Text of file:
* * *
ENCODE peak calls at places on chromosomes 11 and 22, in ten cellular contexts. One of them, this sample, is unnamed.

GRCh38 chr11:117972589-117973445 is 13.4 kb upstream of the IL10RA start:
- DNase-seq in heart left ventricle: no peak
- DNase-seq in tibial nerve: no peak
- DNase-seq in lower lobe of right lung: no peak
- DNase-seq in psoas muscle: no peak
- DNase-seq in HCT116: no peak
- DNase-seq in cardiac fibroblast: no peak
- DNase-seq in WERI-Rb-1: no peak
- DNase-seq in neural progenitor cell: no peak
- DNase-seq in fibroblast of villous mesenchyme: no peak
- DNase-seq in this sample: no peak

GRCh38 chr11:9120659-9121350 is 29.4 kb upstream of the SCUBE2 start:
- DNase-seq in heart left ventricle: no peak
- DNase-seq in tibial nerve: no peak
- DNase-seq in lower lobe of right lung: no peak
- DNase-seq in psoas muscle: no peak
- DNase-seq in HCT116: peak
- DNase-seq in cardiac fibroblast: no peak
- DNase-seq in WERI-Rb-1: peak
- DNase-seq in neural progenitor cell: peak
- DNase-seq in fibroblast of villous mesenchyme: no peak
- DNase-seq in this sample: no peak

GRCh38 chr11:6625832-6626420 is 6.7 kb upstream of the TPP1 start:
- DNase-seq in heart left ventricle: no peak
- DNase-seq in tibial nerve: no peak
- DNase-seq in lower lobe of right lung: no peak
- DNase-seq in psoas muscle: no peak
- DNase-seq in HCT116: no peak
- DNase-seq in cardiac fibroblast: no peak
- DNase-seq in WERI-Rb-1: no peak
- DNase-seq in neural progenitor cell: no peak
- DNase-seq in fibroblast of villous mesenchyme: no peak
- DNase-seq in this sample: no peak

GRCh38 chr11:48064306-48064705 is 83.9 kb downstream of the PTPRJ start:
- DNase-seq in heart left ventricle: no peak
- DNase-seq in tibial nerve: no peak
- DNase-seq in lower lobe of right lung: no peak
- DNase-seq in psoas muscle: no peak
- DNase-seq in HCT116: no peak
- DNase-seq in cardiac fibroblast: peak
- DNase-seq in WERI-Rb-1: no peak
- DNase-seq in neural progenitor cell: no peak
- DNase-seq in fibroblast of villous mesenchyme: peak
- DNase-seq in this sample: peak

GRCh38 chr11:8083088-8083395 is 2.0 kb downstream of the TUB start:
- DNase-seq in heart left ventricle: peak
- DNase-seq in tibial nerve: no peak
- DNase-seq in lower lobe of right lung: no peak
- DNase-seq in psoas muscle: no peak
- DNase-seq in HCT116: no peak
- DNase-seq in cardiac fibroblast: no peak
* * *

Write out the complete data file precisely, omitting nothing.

ENCODE peak calls at places on chromosomes 11 and 22, in ten cellular contexts. One of them, this sample, is unnamed.

GRCh38 chr11:117972589-117973445 is 13.4 kb upstream of the IL10RA start:
- DNase-seq in heart left ventricle: no peak
- DNase-seq in tibial nerve: no peak
- DNase-seq in lower lobe of right lung: no peak
- DNase-seq in psoas muscle: no peak
- DNase-seq in HCT116: no peak
- DNase-seq in cardiac fibroblast: no peak
- DNase-seq in WERI-Rb-1: no peak
- DNase-seq in neural progenitor cell: no peak
- DNase-seq in fibroblast of villous mesenchyme: no peak
- DNase-seq in this sample: no peak

GRCh38 chr11:9120659-9121350 is 29.4 kb upstream of the SCUBE2 start:
- DNase-seq in heart left ventricle: no peak
- DNase-seq in tibial nerve: no peak
- DNase-seq in lower lobe of right lung: no peak
- DNase-seq in psoas muscle: no peak
- DNase-seq in HCT116: peak
- DNase-seq in cardiac fibroblast: no peak
- DNase-seq in WERI-Rb-1: peak
- DNase-seq in neural progenitor cell: peak
- DNase-seq in fibroblast of villous mesenchyme: no peak
- DNase-seq in this sample: no peak

GRCh38 chr11:6625832-6626420 is 6.7 kb upstream of the TPP1 start:
- DNase-seq in heart left ventricle: no peak
- DNase-seq in tibial nerve: no peak
- DNase-seq in lower lobe of right lung: no peak
- DNase-seq in psoas muscle: no peak
- DNase-seq in HCT116: no peak
- DNase-seq in cardiac fibroblast: no peak
- DNase-seq in WERI-Rb-1: no peak
- DNase-seq in neural progenitor cell: no peak
- DNase-seq in fibroblast of villous mesenchyme: no peak
- DNase-seq in this sample: no peak

GRCh38 chr11:48064306-48064705 is 83.9 kb downstream of the PTPRJ start:
- DNase-seq in heart left ventricle: no peak
- DNase-seq in tibial nerve: no peak
- DNase-seq in lower lobe of right lung: no peak
- DNase-seq in psoas muscle: no peak
- DNase-seq in HCT116: no peak
- DNase-seq in cardiac fibroblast: peak
- DNase-seq in WERI-Rb-1: no peak
- DNase-seq in neural progenitor cell: no peak
- DNase-seq in fibroblast of villous mesenchyme: peak
- DNase-seq in this sample: peak

GRCh38 chr11:8083088-8083395 is 2.0 kb downstream of the TUB start:
- DNase-seq in heart left ventricle: peak
- DNase-seq in tibial nerve: no peak
- DNase-seq in lower lobe of right lung: no peak
- DNase-seq in psoas muscle: no peak
- DNase-seq in HCT116: no peak
- DNase-seq in cardiac fibroblast: no peak